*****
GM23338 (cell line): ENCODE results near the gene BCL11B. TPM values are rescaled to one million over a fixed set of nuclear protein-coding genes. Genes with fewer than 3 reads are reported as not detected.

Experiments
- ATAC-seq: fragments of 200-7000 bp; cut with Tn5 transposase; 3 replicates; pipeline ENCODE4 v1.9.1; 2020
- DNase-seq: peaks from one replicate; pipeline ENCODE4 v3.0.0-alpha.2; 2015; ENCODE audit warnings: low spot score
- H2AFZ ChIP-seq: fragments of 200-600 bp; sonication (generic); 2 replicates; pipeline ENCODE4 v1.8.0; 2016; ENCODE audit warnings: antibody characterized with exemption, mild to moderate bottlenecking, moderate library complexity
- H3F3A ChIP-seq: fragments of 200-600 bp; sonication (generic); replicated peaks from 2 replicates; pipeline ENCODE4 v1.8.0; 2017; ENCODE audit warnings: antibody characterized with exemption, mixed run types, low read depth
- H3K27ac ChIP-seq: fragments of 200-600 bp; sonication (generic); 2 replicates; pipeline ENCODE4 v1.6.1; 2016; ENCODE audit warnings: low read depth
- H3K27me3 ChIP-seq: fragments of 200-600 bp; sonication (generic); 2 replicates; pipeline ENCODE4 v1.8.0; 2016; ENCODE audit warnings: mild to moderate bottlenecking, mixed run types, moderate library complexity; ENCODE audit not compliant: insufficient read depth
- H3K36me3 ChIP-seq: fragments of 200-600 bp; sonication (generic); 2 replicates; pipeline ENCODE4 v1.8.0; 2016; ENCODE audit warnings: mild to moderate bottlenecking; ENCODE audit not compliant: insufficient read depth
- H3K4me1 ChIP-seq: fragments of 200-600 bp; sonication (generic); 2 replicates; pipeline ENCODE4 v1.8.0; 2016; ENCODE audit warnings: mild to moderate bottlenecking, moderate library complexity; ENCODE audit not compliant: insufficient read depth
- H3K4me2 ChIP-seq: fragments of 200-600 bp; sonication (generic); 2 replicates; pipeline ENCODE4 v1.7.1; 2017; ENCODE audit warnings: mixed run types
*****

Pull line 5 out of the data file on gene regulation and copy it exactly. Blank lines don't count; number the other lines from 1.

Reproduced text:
- H2AFZ ChIP-seq: fragments of 200-600 bp; sonication (generic); 2 replicates; pipeline ENCODE4 v1.8.0; 2016; ENCODE audit warnings: antibody characterized with exemption, mild to moderate bottlenecking, moderate library complexity